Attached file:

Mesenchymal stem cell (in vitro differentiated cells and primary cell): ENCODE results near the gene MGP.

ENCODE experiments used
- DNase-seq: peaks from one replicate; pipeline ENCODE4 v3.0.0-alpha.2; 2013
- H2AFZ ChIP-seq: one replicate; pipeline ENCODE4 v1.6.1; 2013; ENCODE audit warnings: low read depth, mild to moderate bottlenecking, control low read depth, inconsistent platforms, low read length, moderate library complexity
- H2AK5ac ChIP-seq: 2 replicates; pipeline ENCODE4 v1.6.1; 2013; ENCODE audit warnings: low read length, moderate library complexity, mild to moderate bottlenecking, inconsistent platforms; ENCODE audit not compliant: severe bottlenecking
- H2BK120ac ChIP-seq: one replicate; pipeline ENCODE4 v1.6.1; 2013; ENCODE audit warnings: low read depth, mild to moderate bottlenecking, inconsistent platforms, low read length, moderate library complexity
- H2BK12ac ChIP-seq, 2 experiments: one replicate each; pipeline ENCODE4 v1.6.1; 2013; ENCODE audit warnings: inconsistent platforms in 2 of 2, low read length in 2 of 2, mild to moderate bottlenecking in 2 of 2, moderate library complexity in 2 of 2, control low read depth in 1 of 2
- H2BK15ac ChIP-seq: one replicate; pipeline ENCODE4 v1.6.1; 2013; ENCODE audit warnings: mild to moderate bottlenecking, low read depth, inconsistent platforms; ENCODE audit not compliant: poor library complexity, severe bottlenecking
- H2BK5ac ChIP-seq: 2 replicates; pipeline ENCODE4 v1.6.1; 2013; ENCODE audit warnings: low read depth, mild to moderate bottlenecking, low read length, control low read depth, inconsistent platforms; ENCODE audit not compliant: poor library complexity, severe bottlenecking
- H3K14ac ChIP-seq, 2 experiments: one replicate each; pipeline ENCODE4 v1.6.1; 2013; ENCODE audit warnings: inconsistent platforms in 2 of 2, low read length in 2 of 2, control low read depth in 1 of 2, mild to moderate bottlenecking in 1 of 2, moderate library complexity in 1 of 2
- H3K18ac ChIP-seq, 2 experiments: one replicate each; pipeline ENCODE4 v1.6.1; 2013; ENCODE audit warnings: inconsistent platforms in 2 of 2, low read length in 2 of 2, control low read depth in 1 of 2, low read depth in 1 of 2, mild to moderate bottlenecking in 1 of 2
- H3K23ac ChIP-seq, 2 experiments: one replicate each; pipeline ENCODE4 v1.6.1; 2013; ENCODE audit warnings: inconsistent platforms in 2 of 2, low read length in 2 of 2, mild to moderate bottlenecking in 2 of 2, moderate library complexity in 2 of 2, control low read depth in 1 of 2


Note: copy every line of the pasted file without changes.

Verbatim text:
Mesenchymal stem cell (in vitro differentiated cells and primary cell): ENCODE results near the gene MGP.

ENCODE experiments used
- DNase-seq: peaks from one replicate; pipeline ENCODE4 v3.0.0-alpha.2; 2013
- H2AFZ ChIP-seq: one replicate; pipeline ENCODE4 v1.6.1; 2013; ENCODE audit warnings: low read depth, mild to moderate bottlenecking, control low read depth, inconsistent platforms, low read length, moderate library complexity
- H2AK5ac ChIP-seq: 2 replicates; pipeline ENCODE4 v1.6.1; 2013; ENCODE audit warnings: low read length, moderate library complexity, mild to moderate bottlenecking, inconsistent platforms; ENCODE audit not compliant: severe bottlenecking
- H2BK120ac ChIP-seq: one replicate; pipeline ENCODE4 v1.6.1; 2013; ENCODE audit warnings: low read depth, mild to moderate bottlenecking, inconsistent platforms, low read length, moderate library complexity
- H2BK12ac ChIP-seq, 2 experiments: one replicate each; pipeline ENCODE4 v1.6.1; 2013; ENCODE audit warnings: inconsistent platforms in 2 of 2, low read length in 2 of 2, mild to moderate bottlenecking in 2 of 2, moderate library complexity in 2 of 2, control low read depth in 1 of 2
- H2BK15ac ChIP-seq: one replicate; pipeline ENCODE4 v1.6.1; 2013; ENCODE audit warnings: mild to moderate bottlenecking, low read depth, inconsistent platforms; ENCODE audit not compliant: poor library complexity, severe bottlenecking
- H2BK5ac ChIP-seq: 2 replicates; pipeline ENCODE4 v1.6.1; 2013; ENCODE audit warnings: low read depth, mild to moderate bottlenecking, low read length, control low read depth, inconsistent platforms; ENCODE audit not compliant: poor library complexity, severe bottlenecking
- H3K14ac ChIP-seq, 2 experiments: one replicate each; pipeline ENCODE4 v1.6.1; 2013; ENCODE audit warnings: inconsistent platforms in 2 of 2, low read length in 2 of 2, control low read depth in 1 of 2, mild to moderate bottlenecking in 1 of 2, moderate library complexity in 1 of 2
- H3K18ac ChIP-seq, 2 experiments: one replicate each; pipeline ENCODE4 v1.6.1; 2013; ENCODE audit warnings: inconsistent platforms in 2 of 2, low read length in 2 of 2, control low read depth in 1 of 2, low read depth in 1 of 2, mild to moderate bottlenecking in 1 of 2
- H3K23ac ChIP-seq, 2 experiments: one replicate each; pipeline ENCODE4 v1.6.1; 2013; ENCODE audit warnings: inconsistent platforms in 2 of 2, low read length in 2 of 2, mild to moderate bottlenecking in 2 of 2, moderate library complexity in 2 of 2, control low read depth in 1 of 2